Hire green screen studios in London
Do you have grand visions for your TV or film production set that just seem impossible to achieve right now? Can’t afford to fly your production to New Zealand, the Arctic Circle or the Moon? Then a green screen studio is just what you need.
The purpose of using a green screen is to allow special effects and computer graphics (CGI) to be added to your shots in post-production. Imagine being able to world-build a fantasy realm or for your characters to time travel. Green screens aren’t only used to make big-budget Hollywood superhero films like Marvel. They can also be used for a range of digital content including Youtube vlogs, podcasts, and live streams. Browse Tutti for a range of green screen studios available for hire in London, and check out our detailed guide below so you are prepared for your shoot.
Why hire a green screen background in London?
What is a green screen?
A green screen is exactly what it sounds like, a large neon green-coloured backdrop placed in the background of a film shot. This allows editors to create video layers with the subject in front of the green screen and the special effects replacing the green screen, also known as chroma keying. Green screen studios offer a green backdrop plus all the usual equipment and facilities you would expect when hiring a professional film studio.
Why green? This wasn’t always the case, the first background was actually black, but after trying several options, the film industry decided green provided the best results. Because in order to remove the background colour, it needs to be different from everything else in the shot - including hair, skin colour, and wardrobe.
Why hire a green screen in London?
With so much creative content coming out of London, the city has all your bases covered for green screen studios. Hire a fully equipped green screen studio such as Mavro Worldwide Studios in South London or a more basic studio space with green screen option such as Studio 220 Brick Lane in East London.
Beginner’s guide: How to use a green screen
Shooting on a green screen can save you time and resources, but only if it’s done correctly, otherwise it will only create more work for you. These tips will help you get the most out of your green screen shoot.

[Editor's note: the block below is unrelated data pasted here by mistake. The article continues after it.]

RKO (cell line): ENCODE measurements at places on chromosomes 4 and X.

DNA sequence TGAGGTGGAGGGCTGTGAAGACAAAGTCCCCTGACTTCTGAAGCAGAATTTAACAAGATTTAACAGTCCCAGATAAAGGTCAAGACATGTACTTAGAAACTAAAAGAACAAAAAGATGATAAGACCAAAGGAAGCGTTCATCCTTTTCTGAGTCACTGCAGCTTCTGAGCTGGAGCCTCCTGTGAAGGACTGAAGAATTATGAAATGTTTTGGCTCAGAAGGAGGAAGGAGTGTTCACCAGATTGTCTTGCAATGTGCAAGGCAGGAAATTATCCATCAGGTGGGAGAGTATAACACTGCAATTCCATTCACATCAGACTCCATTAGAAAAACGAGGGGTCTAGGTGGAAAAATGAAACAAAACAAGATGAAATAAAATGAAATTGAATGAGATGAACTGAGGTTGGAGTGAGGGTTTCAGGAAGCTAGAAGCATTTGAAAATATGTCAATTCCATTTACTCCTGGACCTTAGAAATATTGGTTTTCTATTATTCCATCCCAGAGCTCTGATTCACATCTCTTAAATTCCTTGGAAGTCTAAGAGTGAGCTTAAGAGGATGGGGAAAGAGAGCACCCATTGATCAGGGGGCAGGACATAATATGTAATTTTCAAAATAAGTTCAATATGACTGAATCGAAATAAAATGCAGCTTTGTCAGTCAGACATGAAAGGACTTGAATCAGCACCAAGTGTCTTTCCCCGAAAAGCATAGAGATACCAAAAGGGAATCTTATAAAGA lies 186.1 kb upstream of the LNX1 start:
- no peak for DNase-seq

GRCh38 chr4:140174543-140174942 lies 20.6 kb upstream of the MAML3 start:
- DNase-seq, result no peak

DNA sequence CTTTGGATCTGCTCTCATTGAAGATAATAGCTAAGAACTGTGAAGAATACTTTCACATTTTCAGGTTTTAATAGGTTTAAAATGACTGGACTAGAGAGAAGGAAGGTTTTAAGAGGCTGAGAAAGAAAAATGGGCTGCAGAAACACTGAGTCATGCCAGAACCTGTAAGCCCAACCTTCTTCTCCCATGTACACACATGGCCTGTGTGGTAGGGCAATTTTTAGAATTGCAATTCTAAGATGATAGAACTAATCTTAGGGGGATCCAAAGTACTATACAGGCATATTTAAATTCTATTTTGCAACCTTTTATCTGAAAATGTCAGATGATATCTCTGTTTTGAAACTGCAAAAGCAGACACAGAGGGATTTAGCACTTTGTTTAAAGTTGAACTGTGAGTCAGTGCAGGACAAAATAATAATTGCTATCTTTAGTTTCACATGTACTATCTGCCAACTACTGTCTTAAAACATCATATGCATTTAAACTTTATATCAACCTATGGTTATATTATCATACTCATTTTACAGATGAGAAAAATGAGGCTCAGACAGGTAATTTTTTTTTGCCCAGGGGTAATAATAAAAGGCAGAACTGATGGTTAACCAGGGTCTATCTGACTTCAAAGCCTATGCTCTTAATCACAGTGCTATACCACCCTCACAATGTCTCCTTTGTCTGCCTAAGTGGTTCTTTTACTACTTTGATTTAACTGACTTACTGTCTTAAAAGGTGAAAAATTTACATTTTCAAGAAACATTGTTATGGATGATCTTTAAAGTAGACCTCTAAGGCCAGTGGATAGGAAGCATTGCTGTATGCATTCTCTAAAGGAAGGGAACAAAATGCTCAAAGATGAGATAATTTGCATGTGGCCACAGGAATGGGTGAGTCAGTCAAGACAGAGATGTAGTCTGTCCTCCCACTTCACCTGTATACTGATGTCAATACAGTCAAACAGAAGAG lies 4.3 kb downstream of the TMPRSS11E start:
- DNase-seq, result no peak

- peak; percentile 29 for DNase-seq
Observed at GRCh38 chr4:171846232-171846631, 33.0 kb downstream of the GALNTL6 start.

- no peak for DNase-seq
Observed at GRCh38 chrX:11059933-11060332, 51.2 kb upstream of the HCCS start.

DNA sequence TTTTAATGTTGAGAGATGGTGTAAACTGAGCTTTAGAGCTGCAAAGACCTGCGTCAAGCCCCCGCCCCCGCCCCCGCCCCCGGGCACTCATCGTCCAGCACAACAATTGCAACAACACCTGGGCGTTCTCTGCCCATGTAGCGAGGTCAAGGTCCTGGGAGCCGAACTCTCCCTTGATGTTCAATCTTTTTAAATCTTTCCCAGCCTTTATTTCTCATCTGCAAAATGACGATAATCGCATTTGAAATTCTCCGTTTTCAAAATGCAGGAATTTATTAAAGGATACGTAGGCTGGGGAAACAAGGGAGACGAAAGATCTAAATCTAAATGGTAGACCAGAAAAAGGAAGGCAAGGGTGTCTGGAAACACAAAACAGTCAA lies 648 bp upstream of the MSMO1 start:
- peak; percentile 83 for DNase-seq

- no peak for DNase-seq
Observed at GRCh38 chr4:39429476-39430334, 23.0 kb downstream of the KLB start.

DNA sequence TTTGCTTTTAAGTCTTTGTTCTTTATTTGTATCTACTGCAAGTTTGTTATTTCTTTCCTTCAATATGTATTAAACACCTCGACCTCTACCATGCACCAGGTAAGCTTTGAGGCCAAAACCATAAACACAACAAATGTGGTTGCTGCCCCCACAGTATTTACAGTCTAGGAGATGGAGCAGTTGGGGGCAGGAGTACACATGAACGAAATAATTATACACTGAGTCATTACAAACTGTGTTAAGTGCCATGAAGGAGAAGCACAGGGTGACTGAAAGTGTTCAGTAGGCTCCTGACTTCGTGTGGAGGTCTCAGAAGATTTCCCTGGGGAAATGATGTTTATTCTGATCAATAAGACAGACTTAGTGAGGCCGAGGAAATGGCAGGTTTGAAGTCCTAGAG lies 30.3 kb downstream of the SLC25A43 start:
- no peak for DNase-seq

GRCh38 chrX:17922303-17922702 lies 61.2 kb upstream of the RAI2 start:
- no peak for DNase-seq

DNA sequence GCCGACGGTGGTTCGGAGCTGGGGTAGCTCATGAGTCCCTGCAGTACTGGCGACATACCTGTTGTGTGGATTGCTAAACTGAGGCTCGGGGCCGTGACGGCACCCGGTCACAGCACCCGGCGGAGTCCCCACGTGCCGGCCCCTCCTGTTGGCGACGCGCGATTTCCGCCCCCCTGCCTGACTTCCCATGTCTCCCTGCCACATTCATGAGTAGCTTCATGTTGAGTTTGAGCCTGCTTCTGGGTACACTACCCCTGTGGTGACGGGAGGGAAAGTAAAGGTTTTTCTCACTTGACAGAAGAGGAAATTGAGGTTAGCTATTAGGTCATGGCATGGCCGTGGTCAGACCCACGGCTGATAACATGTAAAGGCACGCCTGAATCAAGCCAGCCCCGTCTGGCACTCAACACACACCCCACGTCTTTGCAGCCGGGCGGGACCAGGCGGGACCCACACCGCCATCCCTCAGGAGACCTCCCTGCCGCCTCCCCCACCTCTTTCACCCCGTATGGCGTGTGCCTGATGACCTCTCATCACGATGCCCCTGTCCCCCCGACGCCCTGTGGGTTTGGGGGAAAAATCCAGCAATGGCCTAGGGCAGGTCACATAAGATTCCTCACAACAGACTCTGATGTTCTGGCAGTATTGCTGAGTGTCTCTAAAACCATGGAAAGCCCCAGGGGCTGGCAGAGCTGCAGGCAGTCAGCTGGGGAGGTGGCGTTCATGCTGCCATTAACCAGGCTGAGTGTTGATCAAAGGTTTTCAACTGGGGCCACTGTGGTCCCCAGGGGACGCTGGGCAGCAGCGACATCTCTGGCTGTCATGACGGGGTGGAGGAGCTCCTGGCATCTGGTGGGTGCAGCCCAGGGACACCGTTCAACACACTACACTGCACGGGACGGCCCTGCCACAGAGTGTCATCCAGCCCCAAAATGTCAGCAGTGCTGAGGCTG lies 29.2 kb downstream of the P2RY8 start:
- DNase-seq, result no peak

- Make sure the green screen is as flat and smooth as possible, wrinkles or defects in the screen will interfere with the editing process. Use an iron to smooth out the wrinkles on the green screen or ask if the venue provides a wrinkle-resistant matte screen.
- Light your screen first, then your subject. Don’t be tempted to light the screen and the subject as one, because the screen needs to be as evenly lit as possible. You’ll need multiple high-quality lights for this and we suggest aiming for diffused, non directional lighting that hits your screen from above.
- Don’t wear any clothes or costumes that match the background. Otherwise, those parts of the body will disappear and essentially become a green screen themselves. Watch out for clothing with a hint of green too like khaki colours, as these can become semi-translucent.
- Keep as much space between the subject and the green screen as possible. Aim for about 10 feet of distance to prevent green tones spilling onto the subject and unwanted shadows from appearing on the screen.
Checklist for hiring green screen studios in London
Have you established a budget?
On top of the basic hire fee for your studio, remember to include costs for equipment hire if needed, transport, and fees for additional crew such as a videographer or assistants.
What lighting do you need?
Decide which lights to use for the screen itself and a method for diffusing, like softboxes, to put around them. Next, get lights for the subject of your video, again with diffusion through a softbox or umbrella. You may also want to use a rim light to create a sharper line between your subject and background.
Do you need to hire equipment?
You’ll require camera, lighting and sound equipment for your shoot, so if you don’t already own equipment, the simplest option is to select a fully equipped studio with everything available for hire. It’s also essential to stabilise your shots with a device like a tripod, monopod, or gimbal stabiliser, or else you will end up with shaky footage.
How much space do you require?
The size and number of subjects for your shoot will determine how much space you’ll need - whether you are filming a group of people, a single person or an object. Everyone must have enough room to move comfortably and the camera should have space to be operated from different angles without interruption.